A judgment on whether former journalist Ian Bailey can be extradited to France for questioning over the murder of a film-maker was adjourned today.
Mr Bailey, a British national, is wanted by authorities in Paris over the killing of Sophie Toscan du Plantier, who was violently beaten to death in Co Cork 14 years ago.
Mr Justice Michael Peart, in Dublin’s High Court, told barristers he wanted more submissions on a recent ruling which found it was not permissible to extradite a person for the purpose of an investigation.
Ms Toscan du Plantier, 39, was found dead outside her holiday home in Toormore, near Schull in west Cork, two days before Christmas 1996.
Bailey, 53, was arrested twice over her murder but never charged. He denies any involvement in her death.
Under French law, authorities can investigate the suspicious death of a citizen abroad but they cannot compel witnesses to go to Paris for questioning.
Mr Justice Peart told the parties he now had to consider the recent Supreme Court appeal by Swedish national Thomas Olsson who lost a legal challenge against his extradition.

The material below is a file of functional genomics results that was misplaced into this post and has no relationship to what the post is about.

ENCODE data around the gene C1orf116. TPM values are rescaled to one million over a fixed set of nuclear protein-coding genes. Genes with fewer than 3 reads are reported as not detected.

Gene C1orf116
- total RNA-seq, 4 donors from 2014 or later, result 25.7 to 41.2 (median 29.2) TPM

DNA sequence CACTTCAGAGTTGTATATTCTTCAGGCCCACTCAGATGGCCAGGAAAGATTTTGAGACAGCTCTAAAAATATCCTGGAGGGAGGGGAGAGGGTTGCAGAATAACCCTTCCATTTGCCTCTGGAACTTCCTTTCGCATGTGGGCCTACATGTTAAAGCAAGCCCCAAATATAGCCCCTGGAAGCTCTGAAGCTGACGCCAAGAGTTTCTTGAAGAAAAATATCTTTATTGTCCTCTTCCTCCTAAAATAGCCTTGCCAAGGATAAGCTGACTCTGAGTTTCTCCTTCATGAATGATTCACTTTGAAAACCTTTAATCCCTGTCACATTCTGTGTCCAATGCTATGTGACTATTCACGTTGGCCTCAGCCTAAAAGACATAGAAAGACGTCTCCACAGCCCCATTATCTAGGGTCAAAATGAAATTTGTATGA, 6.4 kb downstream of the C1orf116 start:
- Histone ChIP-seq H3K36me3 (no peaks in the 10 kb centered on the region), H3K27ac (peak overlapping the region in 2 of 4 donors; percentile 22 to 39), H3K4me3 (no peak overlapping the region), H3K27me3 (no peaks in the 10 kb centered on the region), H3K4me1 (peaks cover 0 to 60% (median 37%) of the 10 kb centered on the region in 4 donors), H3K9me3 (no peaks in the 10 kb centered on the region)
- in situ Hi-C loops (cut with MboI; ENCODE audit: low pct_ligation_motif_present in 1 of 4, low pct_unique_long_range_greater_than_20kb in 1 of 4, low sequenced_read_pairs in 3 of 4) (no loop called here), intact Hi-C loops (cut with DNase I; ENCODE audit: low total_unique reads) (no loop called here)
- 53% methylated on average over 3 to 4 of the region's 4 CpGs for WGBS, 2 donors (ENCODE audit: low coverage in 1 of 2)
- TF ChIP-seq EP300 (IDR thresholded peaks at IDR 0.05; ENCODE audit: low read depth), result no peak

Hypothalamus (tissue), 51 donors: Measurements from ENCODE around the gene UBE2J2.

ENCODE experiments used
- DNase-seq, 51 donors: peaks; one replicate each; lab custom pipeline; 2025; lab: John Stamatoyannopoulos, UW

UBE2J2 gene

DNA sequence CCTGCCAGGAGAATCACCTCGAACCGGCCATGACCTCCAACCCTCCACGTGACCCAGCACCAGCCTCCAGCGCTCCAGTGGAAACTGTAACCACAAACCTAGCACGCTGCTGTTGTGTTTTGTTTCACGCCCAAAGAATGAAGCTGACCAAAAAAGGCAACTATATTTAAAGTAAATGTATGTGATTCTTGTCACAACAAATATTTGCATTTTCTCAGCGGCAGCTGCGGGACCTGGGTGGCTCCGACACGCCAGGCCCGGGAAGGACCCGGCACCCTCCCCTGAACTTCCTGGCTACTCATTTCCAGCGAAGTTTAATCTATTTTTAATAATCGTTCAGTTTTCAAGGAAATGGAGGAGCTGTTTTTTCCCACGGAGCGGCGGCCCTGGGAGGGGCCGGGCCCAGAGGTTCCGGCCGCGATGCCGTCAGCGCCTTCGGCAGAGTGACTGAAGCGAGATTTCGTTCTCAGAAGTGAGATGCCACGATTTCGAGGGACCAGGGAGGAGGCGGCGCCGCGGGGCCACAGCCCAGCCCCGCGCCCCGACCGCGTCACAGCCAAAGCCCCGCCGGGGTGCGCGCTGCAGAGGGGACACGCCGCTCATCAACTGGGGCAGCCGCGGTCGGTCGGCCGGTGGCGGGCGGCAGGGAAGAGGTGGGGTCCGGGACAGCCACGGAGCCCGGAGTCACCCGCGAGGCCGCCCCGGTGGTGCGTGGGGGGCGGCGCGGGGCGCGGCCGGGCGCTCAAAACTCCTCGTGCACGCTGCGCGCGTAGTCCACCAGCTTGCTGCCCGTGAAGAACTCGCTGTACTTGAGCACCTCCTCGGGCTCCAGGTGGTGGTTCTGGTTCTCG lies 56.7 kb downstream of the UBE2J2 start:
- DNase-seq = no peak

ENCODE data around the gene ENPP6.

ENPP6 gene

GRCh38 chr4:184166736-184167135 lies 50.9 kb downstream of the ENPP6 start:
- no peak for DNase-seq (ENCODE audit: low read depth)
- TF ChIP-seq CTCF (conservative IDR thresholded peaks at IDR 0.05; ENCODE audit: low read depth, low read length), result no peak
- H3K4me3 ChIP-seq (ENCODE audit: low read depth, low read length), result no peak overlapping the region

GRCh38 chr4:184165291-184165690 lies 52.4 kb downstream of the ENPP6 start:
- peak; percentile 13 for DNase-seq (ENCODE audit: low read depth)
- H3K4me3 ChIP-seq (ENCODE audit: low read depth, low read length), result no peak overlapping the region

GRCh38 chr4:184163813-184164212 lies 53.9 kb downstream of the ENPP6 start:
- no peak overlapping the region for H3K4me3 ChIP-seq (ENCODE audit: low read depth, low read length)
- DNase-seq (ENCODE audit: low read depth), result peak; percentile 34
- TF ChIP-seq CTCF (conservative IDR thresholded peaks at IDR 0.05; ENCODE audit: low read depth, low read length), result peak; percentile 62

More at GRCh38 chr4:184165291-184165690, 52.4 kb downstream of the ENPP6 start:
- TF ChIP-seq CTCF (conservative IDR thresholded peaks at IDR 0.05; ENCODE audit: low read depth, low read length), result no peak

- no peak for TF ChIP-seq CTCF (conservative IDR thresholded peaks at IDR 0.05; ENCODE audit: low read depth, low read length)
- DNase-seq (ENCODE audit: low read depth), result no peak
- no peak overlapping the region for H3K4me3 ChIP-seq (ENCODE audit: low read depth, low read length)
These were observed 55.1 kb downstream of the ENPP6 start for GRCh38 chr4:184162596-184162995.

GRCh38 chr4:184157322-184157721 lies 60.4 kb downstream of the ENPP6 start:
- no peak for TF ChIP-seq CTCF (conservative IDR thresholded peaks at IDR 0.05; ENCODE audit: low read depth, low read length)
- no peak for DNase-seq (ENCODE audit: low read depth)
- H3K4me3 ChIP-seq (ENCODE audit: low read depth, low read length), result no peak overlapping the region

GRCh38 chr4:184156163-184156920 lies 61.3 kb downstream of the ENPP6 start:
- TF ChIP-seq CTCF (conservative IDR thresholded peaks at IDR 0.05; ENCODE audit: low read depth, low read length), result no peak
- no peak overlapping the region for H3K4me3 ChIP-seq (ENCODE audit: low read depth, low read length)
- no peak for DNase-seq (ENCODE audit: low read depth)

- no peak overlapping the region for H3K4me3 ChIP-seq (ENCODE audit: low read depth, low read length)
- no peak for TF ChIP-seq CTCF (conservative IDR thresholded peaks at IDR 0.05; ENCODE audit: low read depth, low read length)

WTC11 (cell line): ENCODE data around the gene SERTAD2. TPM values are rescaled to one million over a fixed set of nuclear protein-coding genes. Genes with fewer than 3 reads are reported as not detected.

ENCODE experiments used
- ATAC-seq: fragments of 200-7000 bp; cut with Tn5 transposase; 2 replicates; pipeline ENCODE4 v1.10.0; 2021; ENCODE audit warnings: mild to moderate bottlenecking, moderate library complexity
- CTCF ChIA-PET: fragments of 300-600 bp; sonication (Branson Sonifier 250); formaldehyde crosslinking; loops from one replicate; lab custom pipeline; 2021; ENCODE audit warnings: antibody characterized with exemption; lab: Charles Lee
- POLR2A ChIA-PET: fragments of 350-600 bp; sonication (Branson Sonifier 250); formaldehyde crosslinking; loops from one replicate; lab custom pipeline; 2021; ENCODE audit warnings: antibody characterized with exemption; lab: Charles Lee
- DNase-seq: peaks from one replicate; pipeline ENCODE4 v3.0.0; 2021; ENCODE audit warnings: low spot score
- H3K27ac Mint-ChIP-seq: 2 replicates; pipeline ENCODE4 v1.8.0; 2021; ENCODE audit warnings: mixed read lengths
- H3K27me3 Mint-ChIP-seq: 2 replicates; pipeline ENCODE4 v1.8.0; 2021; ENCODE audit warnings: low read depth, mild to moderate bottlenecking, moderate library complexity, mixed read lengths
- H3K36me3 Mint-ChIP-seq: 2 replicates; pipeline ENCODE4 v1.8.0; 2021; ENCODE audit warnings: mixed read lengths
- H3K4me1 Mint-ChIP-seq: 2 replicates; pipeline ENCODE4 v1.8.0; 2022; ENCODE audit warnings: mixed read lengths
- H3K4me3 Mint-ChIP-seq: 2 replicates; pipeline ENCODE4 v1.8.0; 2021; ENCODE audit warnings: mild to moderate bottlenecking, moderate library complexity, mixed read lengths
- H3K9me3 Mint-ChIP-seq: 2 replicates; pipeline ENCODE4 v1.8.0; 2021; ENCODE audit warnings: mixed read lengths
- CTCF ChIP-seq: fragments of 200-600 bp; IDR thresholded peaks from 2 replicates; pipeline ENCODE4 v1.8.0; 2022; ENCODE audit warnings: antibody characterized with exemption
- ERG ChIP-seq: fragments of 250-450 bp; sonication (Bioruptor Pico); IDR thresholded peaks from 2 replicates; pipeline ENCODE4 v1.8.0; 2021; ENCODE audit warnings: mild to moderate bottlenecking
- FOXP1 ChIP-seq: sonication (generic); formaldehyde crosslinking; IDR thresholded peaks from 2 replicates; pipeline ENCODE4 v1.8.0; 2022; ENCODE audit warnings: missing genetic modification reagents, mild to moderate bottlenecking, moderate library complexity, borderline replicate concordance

However, the Olsson judgment stated there must be proof that a suspect will be charged with a crime and not surrendered for purposes of investigation only.
He will hear submissions from the State and Bailey’s legal team on Thursday February 10.
An investigating magistrate, Patrick Gachon, was appointed by officials in Paris more than two years ago to conduct an inquiry into Ms Toscan du Plantier’s violent death after the Director of Public Prosecutions (DPP) in Ireland announced that nobody would be charged.
A European Arrest Warrant was issued for Bailey, who is wanted for questioning in relation to his investigation.
During a two-day hearing at the High Court in December, senior counsel for Bailey argued that there was no new evidence against his client to support an extradition.